On recruiting a local expert to help: The article says "SEM, EDS and optical microscopy are necessary to analyze failures such as BGA dewetting." First, we'd expect your fabricator to be more than happy to do the cross sections for you. Second, often for stuff like this, we use the folk in the materials lab at the BIG Butt university nearby.

On understanding the situation better: What happens when you paste and solder boards, without all the other process vagaries?

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#54739

Solder wetting to ENIG pads | 14 May, 2008

Try running the second side first on a board. If it wets well, it points towards your board house. Run a blank board thru your oven and then try your normal process. If you see issues with the first side now - it definitely points towards your board house.

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#54745

Solder wetting to ENIG pads | 14 May, 2008

Thanks, Chunks. That's the one point of the experiment that we haven't tried yet. Though, we came to the same conclusion just yesterday.

Dave, so far, the most help we've gotten was from the paste manufacturer. I've involved the board house, but the argument almost always goes the same way. Call paste manufacturer, take suggestions, make no progress, told to call the board house. Call board house, get hemming and hawing, have the process blamed, or the paste blamed. Try new paste, ad nauseum.

We agree that 2 minutes in reflow is excessive. And, can't find any logic in that helping. When AIM suggested we increase the front end temperatures, it made some sense...activate the flux earlier in reflow, to help in cleaning the pads of any potential contamination, to allow better reflow. The end result, though, seems to have pushed us towards too long in reflow, and, potentially, exceeding the paste recommended max temperature. Neither of which, we think, is good for the solder joint.

Last night and this morning, we conducted a separate set of trials, aimed at our wash process. We first flipped and ran product without washing it, to see how the paste flowed. Things looked pretty nice; so, we took the next step, and hand washed the boards (same deionized water, and even same intake lines, just removing the actual wash machine from the process). Those boards appeared to run well, as well. Finally, we took a board and washed it in our wash machine (AS900 batch washer), and ran it. This final board exhibited some dewetting, as we had been seeing previously. We removed the inline strainer on the wash, and observed what we believe to be a fair amount of lime-scaling. When a finger is wiped across the strainer, a fine powder is left on the finger. Our working theory at this point is that there's excessive lime-scale (or some other such deposit) in the wash machine, and that this foreign substance is getting onto our boards during wash/dry cycles, and from there causing our dewetting problem (which, we initially thought to be contaminated boards). I'm off to pick up some CLR, and do some machine scrubbing later today, to see if that helps to improve things.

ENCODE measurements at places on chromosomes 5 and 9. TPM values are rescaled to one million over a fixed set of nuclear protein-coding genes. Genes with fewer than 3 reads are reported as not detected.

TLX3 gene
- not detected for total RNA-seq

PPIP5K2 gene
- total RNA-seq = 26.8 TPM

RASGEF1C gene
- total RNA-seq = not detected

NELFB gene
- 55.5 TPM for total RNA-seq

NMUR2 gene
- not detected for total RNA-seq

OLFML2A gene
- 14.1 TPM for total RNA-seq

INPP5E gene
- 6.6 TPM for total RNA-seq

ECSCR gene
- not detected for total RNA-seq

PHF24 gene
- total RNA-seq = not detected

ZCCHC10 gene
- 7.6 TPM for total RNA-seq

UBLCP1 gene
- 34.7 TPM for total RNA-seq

cheers ..rob

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#54746

Solder wetting to ENIG pads | 14 May, 2008

Dave,

Realized I didn't respond to one of your questions.

We pasted and reflowed one board, with no components. This board exhibited extreme dewetting on all pads. The board was LF-HASL, and the paste was Qualitek (which we've used for approximately two years with no issues). The board house for this board has confirmed a contaminated plating/HASL process.

For another ENIG board being processed with LF solder, we observed no dewetting when pasted/reflowed.

For the ENIG board that we're processing with SnPb solder, we have not pasted/reflowed sans components. I'm working on getting the customer to buy off on us conducting this experiment, but, they currently don't have any extra panels that can be sacrificed to this effort (and we, surely, do not want to build a panel by hand afterwards).

Part of me is beginning to wonder if I'm not dealing with a confluence of events that are completely unrelated, except in their manifestation of issues. I generally assume that similar results tend to point towards a common issue. In our current situation, it certainly seems like there should be a singular root cause that's affecting multiple products in this fashion. If I assume, though, that there are multiple causes, it sort of helps me maintain my sanity.

cheers, ..rob

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#54747

Solder wetting to ENIG pads | 14 May, 2008

Aaaah, I didn't know you washed in between. Sounds like you solved your own question.